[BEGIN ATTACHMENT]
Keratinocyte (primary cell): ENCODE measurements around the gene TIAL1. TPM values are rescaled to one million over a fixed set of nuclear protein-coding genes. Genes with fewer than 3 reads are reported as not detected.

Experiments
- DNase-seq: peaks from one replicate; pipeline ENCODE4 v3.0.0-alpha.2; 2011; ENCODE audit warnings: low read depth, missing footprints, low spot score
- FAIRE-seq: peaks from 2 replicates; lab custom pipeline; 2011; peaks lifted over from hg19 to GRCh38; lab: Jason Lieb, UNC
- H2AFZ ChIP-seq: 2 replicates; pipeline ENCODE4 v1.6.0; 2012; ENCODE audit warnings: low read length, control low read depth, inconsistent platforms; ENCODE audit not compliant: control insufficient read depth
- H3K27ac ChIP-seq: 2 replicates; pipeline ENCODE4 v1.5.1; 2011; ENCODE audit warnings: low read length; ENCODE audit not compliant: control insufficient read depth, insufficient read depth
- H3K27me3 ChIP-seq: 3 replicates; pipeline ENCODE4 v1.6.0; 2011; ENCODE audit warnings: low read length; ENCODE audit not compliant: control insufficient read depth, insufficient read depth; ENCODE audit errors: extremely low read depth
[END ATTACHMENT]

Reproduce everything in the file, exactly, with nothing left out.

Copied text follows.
Keratinocyte (primary cell): ENCODE measurements around the gene TIAL1. TPM values are rescaled to one million over a fixed set of nuclear protein-coding genes. Genes with fewer than 3 reads are reported as not detected.

Experiments
- DNase-seq: peaks from one replicate; pipeline ENCODE4 v3.0.0-alpha.2; 2011; ENCODE audit warnings: low read depth, missing footprints, low spot score
- FAIRE-seq: peaks from 2 replicates; lab custom pipeline; 2011; peaks lifted over from hg19 to GRCh38; lab: Jason Lieb, UNC
- H2AFZ ChIP-seq: 2 replicates; pipeline ENCODE4 v1.6.0; 2012; ENCODE audit warnings: low read length, control low read depth, inconsistent platforms; ENCODE audit not compliant: control insufficient read depth
- H3K27ac ChIP-seq: 2 replicates; pipeline ENCODE4 v1.5.1; 2011; ENCODE audit warnings: low read length; ENCODE audit not compliant: control insufficient read depth, insufficient read depth
- H3K27me3 ChIP-seq: 3 replicates; pipeline ENCODE4 v1.6.0; 2011; ENCODE audit warnings: low read length; ENCODE audit not compliant: control insufficient read depth, insufficient read depth; ENCODE audit errors: extremely low read depth